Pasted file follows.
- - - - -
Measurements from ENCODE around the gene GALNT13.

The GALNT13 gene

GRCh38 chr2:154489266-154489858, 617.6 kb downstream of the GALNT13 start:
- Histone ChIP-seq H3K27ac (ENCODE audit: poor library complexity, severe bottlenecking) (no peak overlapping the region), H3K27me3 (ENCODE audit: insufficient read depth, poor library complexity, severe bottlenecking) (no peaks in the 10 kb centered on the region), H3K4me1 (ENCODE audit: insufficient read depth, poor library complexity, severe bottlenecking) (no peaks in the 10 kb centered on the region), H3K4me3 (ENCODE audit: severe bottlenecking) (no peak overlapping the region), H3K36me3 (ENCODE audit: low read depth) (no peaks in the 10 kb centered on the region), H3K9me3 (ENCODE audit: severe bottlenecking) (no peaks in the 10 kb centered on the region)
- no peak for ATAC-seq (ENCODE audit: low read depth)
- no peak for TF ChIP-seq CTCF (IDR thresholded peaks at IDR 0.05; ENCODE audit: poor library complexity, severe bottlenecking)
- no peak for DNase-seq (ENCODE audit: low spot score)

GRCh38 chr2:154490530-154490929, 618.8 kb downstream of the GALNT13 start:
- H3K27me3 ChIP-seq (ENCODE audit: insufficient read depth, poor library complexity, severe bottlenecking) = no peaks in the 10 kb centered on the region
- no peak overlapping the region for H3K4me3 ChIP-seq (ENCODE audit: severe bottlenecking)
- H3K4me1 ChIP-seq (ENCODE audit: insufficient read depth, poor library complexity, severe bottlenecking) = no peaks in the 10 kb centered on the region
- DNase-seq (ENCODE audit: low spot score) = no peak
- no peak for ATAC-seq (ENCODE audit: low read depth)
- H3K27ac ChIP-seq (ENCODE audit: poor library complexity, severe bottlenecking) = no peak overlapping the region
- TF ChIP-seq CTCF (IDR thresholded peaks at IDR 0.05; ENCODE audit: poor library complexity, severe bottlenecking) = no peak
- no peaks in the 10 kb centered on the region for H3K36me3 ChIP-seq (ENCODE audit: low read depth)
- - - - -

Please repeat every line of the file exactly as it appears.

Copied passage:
Measurements from ENCODE around the gene GALNT13.

The GALNT13 gene

GRCh38 chr2:154489266-154489858, 617.6 kb downstream of the GALNT13 start:
- Histone ChIP-seq H3K27ac (ENCODE audit: poor library complexity, severe bottlenecking) (no peak overlapping the region), H3K27me3 (ENCODE audit: insufficient read depth, poor library complexity, severe bottlenecking) (no peaks in the 10 kb centered on the region), H3K4me1 (ENCODE audit: insufficient read depth, poor library complexity, severe bottlenecking) (no peaks in the 10 kb centered on the region), H3K4me3 (ENCODE audit: severe bottlenecking) (no peak overlapping the region), H3K36me3 (ENCODE audit: low read depth) (no peaks in the 10 kb centered on the region), H3K9me3 (ENCODE audit: severe bottlenecking) (no peaks in the 10 kb centered on the region)
- no peak for ATAC-seq (ENCODE audit: low read depth)
- no peak for TF ChIP-seq CTCF (IDR thresholded peaks at IDR 0.05; ENCODE audit: poor library complexity, severe bottlenecking)
- no peak for DNase-seq (ENCODE audit: low spot score)

GRCh38 chr2:154490530-154490929, 618.8 kb downstream of the GALNT13 start:
- H3K27me3 ChIP-seq (ENCODE audit: insufficient read depth, poor library complexity, severe bottlenecking) = no peaks in the 10 kb centered on the region
- no peak overlapping the region for H3K4me3 ChIP-seq (ENCODE audit: severe bottlenecking)
- H3K4me1 ChIP-seq (ENCODE audit: insufficient read depth, poor library complexity, severe bottlenecking) = no peaks in the 10 kb centered on the region
- DNase-seq (ENCODE audit: low spot score) = no peak
- no peak for ATAC-seq (ENCODE audit: low read depth)
- H3K27ac ChIP-seq (ENCODE audit: poor library complexity, severe bottlenecking) = no peak overlapping the region
- TF ChIP-seq CTCF (IDR thresholded peaks at IDR 0.05; ENCODE audit: poor library complexity, severe bottlenecking) = no peak
- no peaks in the 10 kb centered on the region for H3K36me3 ChIP-seq (ENCODE audit: low read depth)